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If seeing the film adaptation of Charlotte Brontë’s Gothic novel Jane Eyre, which opened in theaters last Friday, has inspired wanderlust, head for Haddon Hall (below left) in the English countryside. Located in Bakewell, Derbyshire, the stand-in for Mr. Rochester’s atmospheric Thornfield Hall is a fortified medieval manor house and one of the oldest dwellings in England.

Some scenes were also shot in the gardens at Chatsworth House (below right)—home to the Duke and Duchess of Devonshire—which has appeared on film before. It was used for the exterior shots of Mr. Darcy’s house, Pemberley, in the 2005 movie Pride and Prejudice starring Keira Knightley and Matthew Macfadyen. 

Combine a visit to Haddon Hall and Chatsworth House with a trip to the village of Haworth in Yorkshire, the longtime home of Charlotte and her famous sisters, Emily and Anne. Visit the Brontë Parsonage Museum, housed in the siblings’ former abode; take a literary-themed walking tour of the town; and have a pint or two at the Black Bull, a pub their wayward brother Branwell frequented.

One of the most memorable things Joni and I did on our trip to Haworth was amble along the moors to the Brontë sisters’ favorite destination. The picturesque spot has a waterfall and what has been dubbed the “Brontë chair,” which is a stone slab in the shape of a (surprisingly comfortable) chair. It’s a great place to take a breather after the two-and-a-half mile hike to get there.

The Focus Features website has a ton of fascinating information about the making of the film. Also of note: Austenprose.com has a review of the movie by Syrie James, whose novels include The Secret Diaries of Charlotte Brontë and The Lost Memoirs of Jane Austen. –Shannon McKenna Schmidt

[Photos: Haddon Hall, ©flickr/roger 4336; all others, ©NovelDestinations.com]

Recently, I had the opportunity to write a “Behind the Book” story for BookPage about some of the adventures Shannon and I had while on the road researching Novel Destinations. Our very first literary trip together was undertaken nearly three years ago, shortly after I arrived here in England from New York City. Both of us had been itching to get to Brontë Country in the Yorkshire Moors, which is one of the most atmospheric places in England and of course, the brooding locale that inspired one of our favorite books, Wuthering Heights. We were not disappointed!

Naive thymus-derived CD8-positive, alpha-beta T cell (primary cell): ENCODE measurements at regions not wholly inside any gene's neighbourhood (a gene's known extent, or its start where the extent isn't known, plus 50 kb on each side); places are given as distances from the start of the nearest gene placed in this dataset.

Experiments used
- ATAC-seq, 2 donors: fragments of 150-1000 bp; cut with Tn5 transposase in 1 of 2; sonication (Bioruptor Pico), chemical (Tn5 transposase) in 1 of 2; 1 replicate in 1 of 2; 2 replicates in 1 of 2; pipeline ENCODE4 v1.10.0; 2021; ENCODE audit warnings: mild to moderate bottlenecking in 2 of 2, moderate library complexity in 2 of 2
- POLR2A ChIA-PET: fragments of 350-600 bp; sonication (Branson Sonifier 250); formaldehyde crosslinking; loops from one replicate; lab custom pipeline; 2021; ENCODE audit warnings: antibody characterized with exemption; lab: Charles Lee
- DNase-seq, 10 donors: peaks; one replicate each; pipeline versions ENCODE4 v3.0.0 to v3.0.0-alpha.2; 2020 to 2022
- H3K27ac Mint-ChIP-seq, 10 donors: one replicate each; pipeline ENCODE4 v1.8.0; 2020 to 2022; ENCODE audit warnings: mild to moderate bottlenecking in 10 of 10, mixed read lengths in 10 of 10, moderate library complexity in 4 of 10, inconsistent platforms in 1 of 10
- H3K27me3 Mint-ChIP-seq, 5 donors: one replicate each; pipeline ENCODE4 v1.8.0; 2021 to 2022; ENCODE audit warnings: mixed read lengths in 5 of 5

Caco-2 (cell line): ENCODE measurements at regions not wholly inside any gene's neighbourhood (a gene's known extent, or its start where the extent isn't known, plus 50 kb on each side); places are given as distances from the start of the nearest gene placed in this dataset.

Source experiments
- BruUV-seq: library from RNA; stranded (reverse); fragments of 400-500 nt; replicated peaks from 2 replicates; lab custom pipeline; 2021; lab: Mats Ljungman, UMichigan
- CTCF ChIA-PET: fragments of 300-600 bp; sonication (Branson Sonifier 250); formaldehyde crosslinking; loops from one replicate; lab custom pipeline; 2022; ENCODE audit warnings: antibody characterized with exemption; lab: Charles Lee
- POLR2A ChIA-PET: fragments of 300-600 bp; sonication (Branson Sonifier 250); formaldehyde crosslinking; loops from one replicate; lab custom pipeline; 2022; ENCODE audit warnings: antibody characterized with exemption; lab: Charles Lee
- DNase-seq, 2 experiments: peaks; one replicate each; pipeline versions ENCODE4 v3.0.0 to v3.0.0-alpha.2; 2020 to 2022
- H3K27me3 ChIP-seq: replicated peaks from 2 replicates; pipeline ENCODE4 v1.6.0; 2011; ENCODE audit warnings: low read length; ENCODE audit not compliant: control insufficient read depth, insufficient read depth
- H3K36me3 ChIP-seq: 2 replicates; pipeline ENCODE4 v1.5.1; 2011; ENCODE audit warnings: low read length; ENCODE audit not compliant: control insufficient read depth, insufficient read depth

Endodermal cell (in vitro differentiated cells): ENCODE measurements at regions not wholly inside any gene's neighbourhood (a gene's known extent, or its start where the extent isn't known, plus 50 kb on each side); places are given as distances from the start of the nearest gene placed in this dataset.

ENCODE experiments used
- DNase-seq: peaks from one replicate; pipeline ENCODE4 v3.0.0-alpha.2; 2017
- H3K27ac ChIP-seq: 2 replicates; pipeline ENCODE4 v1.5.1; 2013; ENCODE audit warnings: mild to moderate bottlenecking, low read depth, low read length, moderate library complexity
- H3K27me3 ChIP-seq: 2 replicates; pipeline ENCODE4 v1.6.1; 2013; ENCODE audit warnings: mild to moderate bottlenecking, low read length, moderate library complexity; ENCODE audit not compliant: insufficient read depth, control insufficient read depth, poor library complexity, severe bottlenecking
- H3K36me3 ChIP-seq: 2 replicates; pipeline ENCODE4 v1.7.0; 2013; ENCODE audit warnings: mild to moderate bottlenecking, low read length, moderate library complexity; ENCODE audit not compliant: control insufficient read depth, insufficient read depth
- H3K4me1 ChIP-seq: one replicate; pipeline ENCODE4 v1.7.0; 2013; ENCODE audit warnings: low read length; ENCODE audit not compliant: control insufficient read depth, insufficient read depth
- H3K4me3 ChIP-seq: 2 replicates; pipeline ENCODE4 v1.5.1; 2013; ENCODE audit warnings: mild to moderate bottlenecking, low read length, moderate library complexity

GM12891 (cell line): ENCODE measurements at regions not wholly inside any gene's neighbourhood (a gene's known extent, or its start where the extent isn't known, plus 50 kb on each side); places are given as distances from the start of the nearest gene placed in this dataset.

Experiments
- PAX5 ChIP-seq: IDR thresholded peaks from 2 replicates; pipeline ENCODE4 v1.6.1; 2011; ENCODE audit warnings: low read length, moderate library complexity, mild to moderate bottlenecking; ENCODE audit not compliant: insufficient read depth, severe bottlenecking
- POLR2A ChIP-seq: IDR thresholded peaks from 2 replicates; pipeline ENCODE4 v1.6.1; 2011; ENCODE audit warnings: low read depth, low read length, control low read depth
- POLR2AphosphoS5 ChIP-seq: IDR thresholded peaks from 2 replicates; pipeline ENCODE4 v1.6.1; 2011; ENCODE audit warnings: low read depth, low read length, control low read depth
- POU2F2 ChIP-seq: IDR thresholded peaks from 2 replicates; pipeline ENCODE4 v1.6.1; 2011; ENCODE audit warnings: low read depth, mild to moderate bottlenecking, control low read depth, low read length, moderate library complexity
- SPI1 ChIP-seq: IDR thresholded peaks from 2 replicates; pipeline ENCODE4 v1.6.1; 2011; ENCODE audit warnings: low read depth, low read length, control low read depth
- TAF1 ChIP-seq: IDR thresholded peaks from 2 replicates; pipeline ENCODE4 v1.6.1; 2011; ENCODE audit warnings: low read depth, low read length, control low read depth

The tiny, picturesque village of Haworth where the three talented Brontë sisters lived much of their short lives is full of literary treasures, from the Brontë Parsonage Museum, to the church where many of the Brontës were laid to rest, to the moors themselves, where the sisters found much inspiration. We spent lots of time at the Black Bull pub (pictured), where the sisters’ wayward brother, Branwell, whiled away many hours before his untimely death. — Joni Rendon

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#Grateful for library ebooks to supplement my stash of printed books. ❤️ #Circe by #MadelineMiller was last month’s book club selection, which I didn’t get to discuss with the group because I was out of town then. CIRCE is the spellbinding story of a Greek mythological witch exiled to a remote, deserted island. Fierce, courageous, and determined, she dares to challenge the gods to live life on her own terms. Thanks to @erinhenn818 for choosing CIRCE and to @mer__smith for the lovely @nypl medallion. #greatstorytelling #bookstagram #igreads #booksnowmorethanever #escapistreads
#supplies This is just a sampling. I’m well stocked on both books and booze. These three novels all seem very different from one other, so hopefully the variety will keep things interesting. #socialdistancingpastimes #stayhomeandread #booksofinstagram #booksofig #igreads #booksbooksbooks #readingislife #stayingsane #bookstagram #booklove #bookstack #booksandbooze
#literarymilestone Washington Irving’s “The Legend of Sleepy Hollow” was first published on March 15, 1820, as part of the story collection THE SKETCHBOOK OF GEOFFREY CRAYON. Irving didn’t move into this cottage on the banks of the Hudson River until 15 years later, but it had a connection to his ghostly tale. While hiking in the area as a teen Irving came upon the 17th-century Dutch stone farmhouse, formerly occupied by the Van Tassel family, whom he immortalized in “The Legend of Sleepy Hollow.” ... Irving named his domain Sunnyside and spent his last years there. “It is a beautiful spot,” he wrote after purchasing the property, “capable of being made a little paradise.” ... #literarylandmarks #hudsonvalley #historichudsonvalley @inthevalley1 #newyorkstate #noveldestinations #sunnyside #washingtonirving ... Photo appears in NOVEL DESTINATIONS courtesy of Historic Hudson Valley

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